Embracing ideas is how new things happen
Ideas are everywhere. Embrace them. Criticizing an idea is a sport on the web—snarking. Sometimes the very web that craves innovation and newness steps on the dialog with unrelenting and utterly irrelevant snark. In practice, turning ideas into products is the amazing, miraculous, thing that is product development.
Products get developed pulling from the same ideas, tools, and even skills available to a broad set of people. Mere inches separate just products from breakthrough products. Part of a breakthrough product is about embracing new paradigms and those new paradigms should be debated and discussed, but most of all embraced. It takes a brave person to question the existing and put forth new paradigms.
Paradigm to dialog
In a recent op-ed piece a concept was put forth, a potential new metaphor for computing by the highly regarded and widely published David Gelertner. It was a thought-provoking essay. I think that is what the author intended.
In fact the essay argued for a new metaphor by establishing the importance of metaphors in the evolution of computing. Metaphors are how we interact with computing—from two digit numeric displays, to line printers, to command lines, to GUI, to the web, and now social and mobile. Beyond that, the details of these metaphors matter greatly and are worthy of much dialog and debate.
Regretfully as we have all come to expect, the comments on the post quickly devolved into meaningless snark and commentary unworthy of the packets and storage they consumed. There were even tweets about the commentary. What was an essay that could provide the foundation for an interesting dialog among those that build products became, in part, a snarkfest.
Some claimed the idea was not new. Google reader is in fact the worldstream. Some claimed that we live in a stream every day with Facebook and twitter. Some said the idea won’t work.
My read is that this was an essay about metaphor, not a spec and certainly not an app you can try out and comment on. The very “desktop” I am writing this on was envisioned in an essay in 1945, As We May Think, by then head of Office of Scientific Research. Let’s not forget that the web itself once started off as an essay on a metaphor of hyperlinking by Ted Nelson in 1965 which was not implemented until 1967 or until 1993 depending on how you count.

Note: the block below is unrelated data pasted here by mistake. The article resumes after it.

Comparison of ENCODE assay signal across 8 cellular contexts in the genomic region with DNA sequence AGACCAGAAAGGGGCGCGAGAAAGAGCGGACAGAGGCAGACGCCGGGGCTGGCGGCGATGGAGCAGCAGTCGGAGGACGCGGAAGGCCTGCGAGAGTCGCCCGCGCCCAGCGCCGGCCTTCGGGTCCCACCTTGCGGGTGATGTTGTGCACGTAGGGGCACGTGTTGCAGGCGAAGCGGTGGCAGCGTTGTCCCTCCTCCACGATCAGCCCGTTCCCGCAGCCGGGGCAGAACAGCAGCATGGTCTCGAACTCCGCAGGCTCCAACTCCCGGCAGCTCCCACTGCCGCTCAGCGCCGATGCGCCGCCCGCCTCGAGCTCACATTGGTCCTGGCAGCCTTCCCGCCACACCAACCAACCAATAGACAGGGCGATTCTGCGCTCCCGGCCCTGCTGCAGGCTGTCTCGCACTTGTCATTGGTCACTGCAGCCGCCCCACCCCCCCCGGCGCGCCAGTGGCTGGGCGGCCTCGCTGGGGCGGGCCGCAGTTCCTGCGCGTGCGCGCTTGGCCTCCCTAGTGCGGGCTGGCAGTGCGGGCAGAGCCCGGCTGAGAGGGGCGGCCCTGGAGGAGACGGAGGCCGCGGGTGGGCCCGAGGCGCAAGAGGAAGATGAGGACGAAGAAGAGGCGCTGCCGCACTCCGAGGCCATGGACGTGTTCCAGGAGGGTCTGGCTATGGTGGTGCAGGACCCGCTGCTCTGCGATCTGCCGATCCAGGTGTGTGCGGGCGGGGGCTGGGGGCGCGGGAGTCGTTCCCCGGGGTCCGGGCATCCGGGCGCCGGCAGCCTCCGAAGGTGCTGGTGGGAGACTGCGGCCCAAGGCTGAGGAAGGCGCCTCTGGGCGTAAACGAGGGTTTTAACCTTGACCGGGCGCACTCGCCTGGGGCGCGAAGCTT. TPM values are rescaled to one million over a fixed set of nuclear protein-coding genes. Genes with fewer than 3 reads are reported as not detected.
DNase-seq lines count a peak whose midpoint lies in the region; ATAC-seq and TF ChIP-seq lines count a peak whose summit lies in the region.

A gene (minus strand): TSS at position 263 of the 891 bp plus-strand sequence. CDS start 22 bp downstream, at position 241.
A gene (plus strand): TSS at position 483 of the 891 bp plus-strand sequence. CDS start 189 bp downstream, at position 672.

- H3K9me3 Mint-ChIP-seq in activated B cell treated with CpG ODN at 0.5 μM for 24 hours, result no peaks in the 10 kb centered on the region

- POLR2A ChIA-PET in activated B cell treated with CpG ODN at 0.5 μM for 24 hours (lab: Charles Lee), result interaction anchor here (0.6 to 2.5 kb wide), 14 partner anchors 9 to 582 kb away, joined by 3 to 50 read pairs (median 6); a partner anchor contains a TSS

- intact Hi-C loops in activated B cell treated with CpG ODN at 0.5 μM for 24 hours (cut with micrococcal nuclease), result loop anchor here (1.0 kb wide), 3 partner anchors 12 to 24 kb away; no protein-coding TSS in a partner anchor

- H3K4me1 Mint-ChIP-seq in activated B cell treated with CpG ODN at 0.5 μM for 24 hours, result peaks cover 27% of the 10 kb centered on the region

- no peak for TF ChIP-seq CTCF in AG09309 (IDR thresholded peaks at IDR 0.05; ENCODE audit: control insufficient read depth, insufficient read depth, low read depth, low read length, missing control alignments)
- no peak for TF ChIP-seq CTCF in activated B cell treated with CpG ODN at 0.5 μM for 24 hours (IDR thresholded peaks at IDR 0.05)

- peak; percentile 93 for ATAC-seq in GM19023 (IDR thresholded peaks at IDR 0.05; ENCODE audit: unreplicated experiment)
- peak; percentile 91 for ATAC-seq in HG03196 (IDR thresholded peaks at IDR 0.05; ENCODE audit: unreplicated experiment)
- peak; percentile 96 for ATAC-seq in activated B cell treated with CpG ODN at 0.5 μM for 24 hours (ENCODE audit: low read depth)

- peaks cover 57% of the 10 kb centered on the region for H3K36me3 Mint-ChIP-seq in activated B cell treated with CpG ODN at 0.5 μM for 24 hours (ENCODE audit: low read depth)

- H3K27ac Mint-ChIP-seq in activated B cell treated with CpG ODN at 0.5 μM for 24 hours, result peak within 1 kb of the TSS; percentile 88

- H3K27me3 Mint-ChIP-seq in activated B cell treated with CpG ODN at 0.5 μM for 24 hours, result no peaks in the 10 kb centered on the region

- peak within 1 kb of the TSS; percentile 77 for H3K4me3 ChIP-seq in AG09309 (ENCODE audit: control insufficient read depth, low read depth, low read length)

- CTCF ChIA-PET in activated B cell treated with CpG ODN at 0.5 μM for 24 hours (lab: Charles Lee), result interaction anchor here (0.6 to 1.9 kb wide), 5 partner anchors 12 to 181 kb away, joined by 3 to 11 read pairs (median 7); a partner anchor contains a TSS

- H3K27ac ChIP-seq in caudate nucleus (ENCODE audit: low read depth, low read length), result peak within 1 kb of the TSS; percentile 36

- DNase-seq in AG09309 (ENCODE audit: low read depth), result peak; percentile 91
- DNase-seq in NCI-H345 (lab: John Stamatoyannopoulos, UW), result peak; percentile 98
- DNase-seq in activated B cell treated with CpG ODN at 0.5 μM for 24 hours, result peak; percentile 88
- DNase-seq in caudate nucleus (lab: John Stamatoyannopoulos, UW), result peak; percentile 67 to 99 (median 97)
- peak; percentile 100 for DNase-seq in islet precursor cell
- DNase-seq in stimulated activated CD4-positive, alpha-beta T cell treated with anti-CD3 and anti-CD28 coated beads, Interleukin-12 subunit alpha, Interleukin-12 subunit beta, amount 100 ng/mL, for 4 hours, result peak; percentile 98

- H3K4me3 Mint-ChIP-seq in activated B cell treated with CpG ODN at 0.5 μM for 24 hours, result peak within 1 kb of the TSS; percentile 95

Would these essays have been the subject of such snark? Maybe they were and history has rightfully forgotten those expressions. We should all be clear that essays like these are what change the face of computing.
Read them. Join the dialog. Ignore them if you want. They are not all great or even good. But to criticize them in a content-free manner or to debate them as though they are product specs misses the point completely.
Dialog to product
Taking the dialog around a paradigm shift and turning into a product is magical. Few people can or do make this happen. It is very hard.
A product of a new paradigm is by definition different, but not every aspect is different in every way. In fact the most amazing part about a paradigm shifting product is how much of a derivative work it turns out to be.
Every new product and every new paradigm product are the result of taking the ingredients of the world and pouring those into the primordial soup of product development. Out comes a new product. It is never exactly the same as what came before.
What separates one plain old new product from one that changes our view of technology is a set of choices separated my mere inches. What’s the difference between Facebook and Myspace or Friendster (or a dozen other services)? Were there touch phones before the iPhone? MS-DOS was one of many command line program loaders.
I stumbled across this view of turning an idea into a feature in an app. I love how it characterizes the amount of work and number of choices it takes to do so. How Software is Built Today.
Taking an idea and turning it into a product is incredibly fun and challenging.
Picking the ideas to push to a product takes a lot of guts and sometimes a leap of faith.
Essays that challenge the status quo and push us to think about our world differently are the very source of breakthroughs that we all want.
Embracing that dialog is the start of paradigm shifting products.
Today is a big football game. As Al Paccino’s character, Tony D’Amato said in Any Given Sunday one of the all-time great locker room speeches in film:
You find out life’s this game of inches, so is football. Because in either game – life or football – the margin for error is so small. I mean, one half a step too late or too early and you don’t quite make it. One half second too slow, too fast and you don’t quite catch it. The inches we need are everywhere around us. They’re in every break of the game, every minute, every second. On this team we fight for that inch. On this team we tear ourselves and everyone else around us to pieces for that inch. We claw with our fingernails for that inch. Because we know when add up all those inches, that’s gonna make the f***ing difference between winning and losing! Between living and dying!
Ideas are everywhere. Ingredients for new products are everywhere. It is mere inches that separate run of the mill from great to paradigm shifting. The one certain thing is that if you build products you should embrace ideas wherever they come from.
PS: This blog is also available on http://snarkfree.com